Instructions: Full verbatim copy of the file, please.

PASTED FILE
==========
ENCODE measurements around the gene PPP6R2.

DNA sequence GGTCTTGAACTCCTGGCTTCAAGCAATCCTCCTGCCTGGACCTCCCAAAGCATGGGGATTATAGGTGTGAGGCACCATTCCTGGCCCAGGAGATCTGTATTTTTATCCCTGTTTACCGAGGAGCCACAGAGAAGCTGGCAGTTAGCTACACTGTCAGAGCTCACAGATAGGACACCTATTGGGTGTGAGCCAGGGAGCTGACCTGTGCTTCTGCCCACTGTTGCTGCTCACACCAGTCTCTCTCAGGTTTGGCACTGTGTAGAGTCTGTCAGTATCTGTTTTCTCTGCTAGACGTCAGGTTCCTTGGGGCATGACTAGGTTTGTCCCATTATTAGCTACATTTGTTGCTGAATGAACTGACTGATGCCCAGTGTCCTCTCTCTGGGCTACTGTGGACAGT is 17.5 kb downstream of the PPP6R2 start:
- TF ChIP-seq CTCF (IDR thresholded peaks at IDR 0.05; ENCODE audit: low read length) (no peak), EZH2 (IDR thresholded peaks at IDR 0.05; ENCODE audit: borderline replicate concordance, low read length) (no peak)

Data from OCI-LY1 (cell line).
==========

ENCODE measurements around the gene PPP6R2.

DNA sequence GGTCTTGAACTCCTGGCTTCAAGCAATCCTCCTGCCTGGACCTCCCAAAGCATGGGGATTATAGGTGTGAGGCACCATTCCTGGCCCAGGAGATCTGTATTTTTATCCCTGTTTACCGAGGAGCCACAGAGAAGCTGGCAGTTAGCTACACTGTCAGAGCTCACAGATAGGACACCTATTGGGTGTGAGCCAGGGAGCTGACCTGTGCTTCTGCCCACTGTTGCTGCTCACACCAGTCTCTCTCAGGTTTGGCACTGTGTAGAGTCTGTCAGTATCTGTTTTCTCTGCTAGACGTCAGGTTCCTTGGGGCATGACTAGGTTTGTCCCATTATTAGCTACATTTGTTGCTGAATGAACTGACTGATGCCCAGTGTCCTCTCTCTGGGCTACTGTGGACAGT is 17.5 kb downstream of the PPP6R2 start:
- TF ChIP-seq CTCF (IDR thresholded peaks at IDR 0.05; ENCODE audit: low read length) (no peak), EZH2 (IDR thresholded peaks at IDR 0.05; ENCODE audit: borderline replicate concordance, low read length) (no peak)

Data from OCI-LY1 (cell line).